FRANKFORT, Ky. (WDRB) -- In an address before a joint session of the General Assembly Tuesday, Kentucky Gov. Matt Bevin unveiled a proposed biennial budget that calls for spending cuts, with most savings going toward shoring up public pension funds.

There are no tax increases.

Bevin's budget cuts spending by 4.5 percent for the remainder of the current fiscal year and by 9 percent in 2017 and 2018. Bevin says the reductions will reduce baseline spending by approximately $650 million.

In a briefing earlier in the day, Bevin did not name specific areas to be cut, saying he would leave that to the cabinet secretaries.

Bevin said the state has a "legal and moral obligation" to fix the pension problem. Kentucky's two primary pension funds are underfunded by tens of billions of dollars.

"I didn't get elected to ignore this problem," said Bevin.

While the spending plan calls for reductions in many areas, Bevin says a "vast majority" of state funding will not be touched.

Bevin's budget does not cut spending in "critical" areas such as Veterans Affairs; the SEEK formula, which funds local schools; Medicaid; Student Financial Aid; prosecutors' offices and the Heroin Bill.

The budget proposal also protects public safety employees. There is an additional $12.4 million for raises for State Police, and $4.5 million for retention raises for corrections officers.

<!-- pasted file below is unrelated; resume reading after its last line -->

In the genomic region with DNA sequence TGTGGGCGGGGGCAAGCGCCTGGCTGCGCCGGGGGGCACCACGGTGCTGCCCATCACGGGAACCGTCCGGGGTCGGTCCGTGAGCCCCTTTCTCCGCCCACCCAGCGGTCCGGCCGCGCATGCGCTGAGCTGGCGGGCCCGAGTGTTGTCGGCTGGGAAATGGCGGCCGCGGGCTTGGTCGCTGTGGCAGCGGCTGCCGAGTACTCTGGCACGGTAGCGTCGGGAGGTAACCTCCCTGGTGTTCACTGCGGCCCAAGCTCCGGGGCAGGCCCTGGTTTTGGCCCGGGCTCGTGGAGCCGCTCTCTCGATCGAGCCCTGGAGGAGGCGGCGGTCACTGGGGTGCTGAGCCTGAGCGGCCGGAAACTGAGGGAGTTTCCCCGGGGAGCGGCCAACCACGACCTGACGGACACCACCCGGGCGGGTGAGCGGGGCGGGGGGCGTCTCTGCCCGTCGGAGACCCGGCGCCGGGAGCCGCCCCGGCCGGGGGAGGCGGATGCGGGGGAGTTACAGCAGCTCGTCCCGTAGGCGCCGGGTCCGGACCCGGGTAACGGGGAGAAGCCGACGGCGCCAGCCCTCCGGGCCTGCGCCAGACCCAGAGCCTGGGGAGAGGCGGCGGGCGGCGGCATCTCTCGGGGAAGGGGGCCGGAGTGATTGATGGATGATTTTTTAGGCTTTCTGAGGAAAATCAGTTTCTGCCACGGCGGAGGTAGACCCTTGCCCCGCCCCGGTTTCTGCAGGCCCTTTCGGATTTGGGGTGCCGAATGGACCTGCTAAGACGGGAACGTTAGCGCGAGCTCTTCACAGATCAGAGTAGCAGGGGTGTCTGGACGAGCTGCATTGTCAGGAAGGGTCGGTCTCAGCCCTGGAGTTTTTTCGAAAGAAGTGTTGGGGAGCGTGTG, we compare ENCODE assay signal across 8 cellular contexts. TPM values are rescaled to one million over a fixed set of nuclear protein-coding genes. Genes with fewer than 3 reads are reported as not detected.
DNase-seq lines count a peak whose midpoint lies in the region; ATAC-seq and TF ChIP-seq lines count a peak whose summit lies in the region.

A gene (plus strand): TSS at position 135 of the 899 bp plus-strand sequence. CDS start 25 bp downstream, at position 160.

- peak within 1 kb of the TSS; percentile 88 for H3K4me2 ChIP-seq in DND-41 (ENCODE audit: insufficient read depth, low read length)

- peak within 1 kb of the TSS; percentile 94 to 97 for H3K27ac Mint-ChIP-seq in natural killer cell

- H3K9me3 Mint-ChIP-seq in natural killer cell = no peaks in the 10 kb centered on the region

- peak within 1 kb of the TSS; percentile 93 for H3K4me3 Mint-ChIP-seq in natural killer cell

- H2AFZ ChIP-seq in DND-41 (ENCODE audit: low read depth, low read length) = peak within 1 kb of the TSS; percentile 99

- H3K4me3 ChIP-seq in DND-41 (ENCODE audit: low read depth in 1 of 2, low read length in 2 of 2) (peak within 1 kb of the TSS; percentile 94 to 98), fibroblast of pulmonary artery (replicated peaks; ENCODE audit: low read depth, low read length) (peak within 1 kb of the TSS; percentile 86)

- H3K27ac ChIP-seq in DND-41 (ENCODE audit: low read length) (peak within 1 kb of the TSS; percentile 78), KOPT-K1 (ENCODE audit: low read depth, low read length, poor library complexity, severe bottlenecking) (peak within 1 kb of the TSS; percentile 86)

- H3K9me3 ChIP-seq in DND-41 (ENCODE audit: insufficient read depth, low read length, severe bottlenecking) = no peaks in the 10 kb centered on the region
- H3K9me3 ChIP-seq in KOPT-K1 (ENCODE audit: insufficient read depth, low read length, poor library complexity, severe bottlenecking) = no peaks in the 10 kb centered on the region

The plan also calls for increasing salaries for entry level and new hires for social workers and for hiring 44 new public defenders.

There is also $4.5 million to address the backlog of untested rape kits.

The proposal also includes funds to paint Louisville's Second Street Bridge and to build a new interchange off I-65 in Shepherdsville.

But in those areas that are not protected, Bevin says there will be cuts, including public colleges and universities.

The budget proposal must be approved by the General Assembly, and Bevin indicated that he would not sign a final bill that contains major changes.

"We must get our financial house in order," he said.

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